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Question DetailsAsked on 7/5/2016

I need to re-roof. Every review is negative on any & all brands. HELP..what do you recommend?

I have Tamko on my sheds & have been satisfied...but the reviews on this product scare me. I am a widow & want it done with the best so it will last & I don't want to be taken advantage of. Your help will be appreciated. Thank You!

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1 Answer


Not clear if you are looking for new roofing for the house, or sheds - obviously, unless the sheds are used as "living space" like a studio or woodworking shop or storage of valuables or such, they can generally get by with a lesser grade shingle because the contents are generally not likely to experience as costly or distressing a damage in the event of a leak - and commonly roofing-over is done with them too, either with shingles or sheet roofing, whichever you have.

Unfortunately, pricing has driven the real old-time quality shingle manufacturing out of the market - so the market has "dumbed-down" to a lower quality product, as with most things these days. Modern shingles are generally about half or less the weight of the ones 30 years ago (like my 34 year old, just-starting to look aged but still zero leakage ones).

Everyone has different favorite shingle brands, every brand has some people who hate their product, and every brand has had recalls and a plethora of complaints on the web - this seems like Tamko's year for problems. Previously GAF, Certainteed, Owens Corning, Atlas - pretty much all have had quality issues over the years. I think of the major producers, Malarkey is the only one which I have not seen a major failure or recall issue on - also happens to be (partly for that reason) one of the shingles brands I would recommend.

You can find a number of prior responses to questions about shingle roofing costs and brands in the Home > Roofing link in Browse Projects, at lower left - my recommendation is go with a longer-life shingle (25 years or more) because they tend to be heavier duty, a thick asphaltic-impregnated fibermat shingle as opposed to a sheet fiberglass product if in hail area, and a major brand name product.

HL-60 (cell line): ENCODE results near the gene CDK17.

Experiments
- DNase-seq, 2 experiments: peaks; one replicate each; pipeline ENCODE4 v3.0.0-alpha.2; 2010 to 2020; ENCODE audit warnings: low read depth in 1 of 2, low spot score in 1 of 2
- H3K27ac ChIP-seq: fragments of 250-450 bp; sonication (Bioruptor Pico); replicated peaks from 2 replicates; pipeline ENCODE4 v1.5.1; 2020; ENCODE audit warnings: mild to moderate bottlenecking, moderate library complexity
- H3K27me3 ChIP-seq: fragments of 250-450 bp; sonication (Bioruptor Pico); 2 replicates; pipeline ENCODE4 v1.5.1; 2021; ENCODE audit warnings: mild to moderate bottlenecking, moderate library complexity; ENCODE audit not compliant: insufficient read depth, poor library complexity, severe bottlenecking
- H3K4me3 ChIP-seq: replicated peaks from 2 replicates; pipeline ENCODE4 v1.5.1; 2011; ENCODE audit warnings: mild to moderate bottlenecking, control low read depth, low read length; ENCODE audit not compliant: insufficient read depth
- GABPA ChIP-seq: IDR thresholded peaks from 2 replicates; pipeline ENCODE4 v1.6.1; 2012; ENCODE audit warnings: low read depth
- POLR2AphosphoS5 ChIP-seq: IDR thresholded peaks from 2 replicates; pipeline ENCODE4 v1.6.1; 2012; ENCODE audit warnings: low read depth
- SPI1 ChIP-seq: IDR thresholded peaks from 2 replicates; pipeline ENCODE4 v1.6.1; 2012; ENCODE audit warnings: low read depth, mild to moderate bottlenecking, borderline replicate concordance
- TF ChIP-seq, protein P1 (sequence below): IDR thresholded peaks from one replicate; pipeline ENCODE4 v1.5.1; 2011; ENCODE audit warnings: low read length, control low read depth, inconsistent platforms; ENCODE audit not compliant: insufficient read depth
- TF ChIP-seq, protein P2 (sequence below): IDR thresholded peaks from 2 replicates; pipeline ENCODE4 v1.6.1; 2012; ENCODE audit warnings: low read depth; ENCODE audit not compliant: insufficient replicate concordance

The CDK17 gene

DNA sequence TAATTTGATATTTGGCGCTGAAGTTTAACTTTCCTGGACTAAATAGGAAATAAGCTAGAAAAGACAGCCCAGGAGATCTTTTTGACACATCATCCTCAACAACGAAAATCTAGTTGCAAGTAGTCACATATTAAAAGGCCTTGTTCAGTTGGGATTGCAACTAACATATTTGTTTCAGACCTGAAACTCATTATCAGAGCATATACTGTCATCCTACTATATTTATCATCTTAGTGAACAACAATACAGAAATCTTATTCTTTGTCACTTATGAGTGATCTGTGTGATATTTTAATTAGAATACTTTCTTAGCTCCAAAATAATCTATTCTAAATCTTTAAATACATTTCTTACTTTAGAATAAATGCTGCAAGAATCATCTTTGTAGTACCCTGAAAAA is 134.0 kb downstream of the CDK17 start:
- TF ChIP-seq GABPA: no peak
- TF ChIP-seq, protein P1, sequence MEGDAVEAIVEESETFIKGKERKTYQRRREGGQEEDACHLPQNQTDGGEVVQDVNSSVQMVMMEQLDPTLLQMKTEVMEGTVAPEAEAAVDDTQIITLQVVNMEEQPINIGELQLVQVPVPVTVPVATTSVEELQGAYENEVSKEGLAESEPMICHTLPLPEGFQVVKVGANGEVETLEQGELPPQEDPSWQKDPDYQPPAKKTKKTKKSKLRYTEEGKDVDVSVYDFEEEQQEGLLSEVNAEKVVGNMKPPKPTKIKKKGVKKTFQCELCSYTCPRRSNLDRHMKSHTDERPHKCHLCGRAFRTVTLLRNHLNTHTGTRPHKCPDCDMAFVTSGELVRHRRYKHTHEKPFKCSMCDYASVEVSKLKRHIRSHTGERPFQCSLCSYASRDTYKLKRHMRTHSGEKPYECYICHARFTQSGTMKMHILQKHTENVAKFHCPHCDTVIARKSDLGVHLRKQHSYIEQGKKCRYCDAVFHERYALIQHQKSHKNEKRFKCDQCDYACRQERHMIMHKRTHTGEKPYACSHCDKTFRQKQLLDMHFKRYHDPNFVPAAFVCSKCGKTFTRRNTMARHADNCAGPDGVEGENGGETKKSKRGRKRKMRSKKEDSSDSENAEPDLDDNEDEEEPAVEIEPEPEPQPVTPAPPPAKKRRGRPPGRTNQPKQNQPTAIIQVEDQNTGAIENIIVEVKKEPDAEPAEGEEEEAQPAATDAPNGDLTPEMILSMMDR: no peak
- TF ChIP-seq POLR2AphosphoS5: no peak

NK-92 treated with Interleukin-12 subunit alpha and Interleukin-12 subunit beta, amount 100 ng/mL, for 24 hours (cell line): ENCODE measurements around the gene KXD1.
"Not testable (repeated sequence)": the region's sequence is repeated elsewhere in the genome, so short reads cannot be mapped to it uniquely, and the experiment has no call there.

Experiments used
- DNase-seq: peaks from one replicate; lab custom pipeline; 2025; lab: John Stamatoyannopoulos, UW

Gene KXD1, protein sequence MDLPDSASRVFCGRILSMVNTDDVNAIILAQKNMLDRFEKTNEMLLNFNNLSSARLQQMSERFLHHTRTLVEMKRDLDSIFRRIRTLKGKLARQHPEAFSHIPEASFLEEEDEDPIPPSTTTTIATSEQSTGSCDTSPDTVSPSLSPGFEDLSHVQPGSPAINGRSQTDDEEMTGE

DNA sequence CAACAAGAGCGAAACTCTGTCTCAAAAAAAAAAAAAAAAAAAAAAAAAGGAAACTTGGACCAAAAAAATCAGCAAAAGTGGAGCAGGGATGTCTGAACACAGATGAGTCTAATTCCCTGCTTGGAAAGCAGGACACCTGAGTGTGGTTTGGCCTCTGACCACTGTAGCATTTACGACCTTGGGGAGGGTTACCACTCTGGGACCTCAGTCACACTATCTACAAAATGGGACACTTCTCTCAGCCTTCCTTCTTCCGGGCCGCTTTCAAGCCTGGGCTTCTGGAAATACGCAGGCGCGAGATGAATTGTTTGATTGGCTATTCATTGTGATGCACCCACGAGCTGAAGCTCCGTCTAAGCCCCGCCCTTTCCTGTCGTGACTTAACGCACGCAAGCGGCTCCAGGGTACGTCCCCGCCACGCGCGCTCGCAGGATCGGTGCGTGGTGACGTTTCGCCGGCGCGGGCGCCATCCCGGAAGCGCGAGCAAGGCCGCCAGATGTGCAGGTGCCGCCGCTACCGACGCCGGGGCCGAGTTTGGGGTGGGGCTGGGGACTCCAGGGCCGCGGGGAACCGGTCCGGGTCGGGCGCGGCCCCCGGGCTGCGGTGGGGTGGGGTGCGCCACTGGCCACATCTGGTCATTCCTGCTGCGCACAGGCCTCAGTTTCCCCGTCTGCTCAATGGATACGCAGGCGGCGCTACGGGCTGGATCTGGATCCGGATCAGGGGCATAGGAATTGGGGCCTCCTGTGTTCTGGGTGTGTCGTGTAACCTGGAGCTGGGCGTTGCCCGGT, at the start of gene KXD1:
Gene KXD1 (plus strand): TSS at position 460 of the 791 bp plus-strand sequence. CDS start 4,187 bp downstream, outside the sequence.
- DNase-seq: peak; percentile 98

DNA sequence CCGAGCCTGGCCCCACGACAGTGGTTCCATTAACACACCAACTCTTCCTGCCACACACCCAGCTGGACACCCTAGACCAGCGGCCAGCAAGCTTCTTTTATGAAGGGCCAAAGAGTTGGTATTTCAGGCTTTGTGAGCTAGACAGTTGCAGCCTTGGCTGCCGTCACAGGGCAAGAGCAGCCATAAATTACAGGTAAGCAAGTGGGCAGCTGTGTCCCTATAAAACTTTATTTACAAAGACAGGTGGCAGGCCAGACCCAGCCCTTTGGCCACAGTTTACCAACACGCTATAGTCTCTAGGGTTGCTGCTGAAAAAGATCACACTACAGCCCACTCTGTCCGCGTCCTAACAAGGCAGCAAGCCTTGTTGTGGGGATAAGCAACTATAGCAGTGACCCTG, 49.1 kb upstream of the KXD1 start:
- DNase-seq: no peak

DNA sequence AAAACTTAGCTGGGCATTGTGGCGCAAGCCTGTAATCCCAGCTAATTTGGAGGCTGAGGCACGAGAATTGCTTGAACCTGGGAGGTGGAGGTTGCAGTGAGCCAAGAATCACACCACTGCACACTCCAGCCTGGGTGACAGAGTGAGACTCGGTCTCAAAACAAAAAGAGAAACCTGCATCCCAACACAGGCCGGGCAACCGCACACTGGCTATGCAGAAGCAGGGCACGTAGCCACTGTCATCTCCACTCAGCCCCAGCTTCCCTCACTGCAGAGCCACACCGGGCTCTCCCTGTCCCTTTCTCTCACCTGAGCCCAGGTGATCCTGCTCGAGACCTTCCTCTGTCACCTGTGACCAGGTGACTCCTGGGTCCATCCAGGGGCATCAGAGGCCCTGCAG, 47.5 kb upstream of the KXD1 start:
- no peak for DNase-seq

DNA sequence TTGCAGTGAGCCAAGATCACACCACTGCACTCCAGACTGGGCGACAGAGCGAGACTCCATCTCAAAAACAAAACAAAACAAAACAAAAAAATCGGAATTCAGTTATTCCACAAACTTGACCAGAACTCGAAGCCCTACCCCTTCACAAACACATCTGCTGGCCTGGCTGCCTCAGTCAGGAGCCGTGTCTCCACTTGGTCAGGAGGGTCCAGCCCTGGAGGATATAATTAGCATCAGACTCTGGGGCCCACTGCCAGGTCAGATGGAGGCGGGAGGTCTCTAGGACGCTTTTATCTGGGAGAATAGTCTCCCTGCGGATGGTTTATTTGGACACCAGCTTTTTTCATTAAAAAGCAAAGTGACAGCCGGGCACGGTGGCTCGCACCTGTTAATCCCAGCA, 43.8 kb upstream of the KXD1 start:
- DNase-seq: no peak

Of course, steel shingles can be expected to provide about 2-3 times the life of asphalt - but typically at 3-5 times the cost too.

And remember, a very good, experienced roofer who really cares about doing the job well is really quite a bit more important than the shingle itself (as long as you get a decent shingle and water barrier or underlayment), because a good roofer can do a perfectly acceptable job that should survive all but catastrophic weather conditions with any decent shingle and a great job with top-notch materials, but a poor contractor or one who tries to cut corners can botch the job with even the best of materials.

And don't try to save a few bucks by reusing flashing, shingling-over existing layer(s), etc - the small savings is not worth the risk of leaving a possibly deteriorated or already leak-prone product under a new layer of shingles.

And don't forget ice and water shield in valleys and eave / overhang areas - particularly if in an area with potential for roof icing - but generally valleys, wrap-ups against roof-siding intersections like on multi-level roofs or around dormers, and at least the 3 feet along the lowest edges of the roof should have ice and water shield in any area except possibly basically essentially rain and snow-free desert areas.

Answered 3 years ago by LCD

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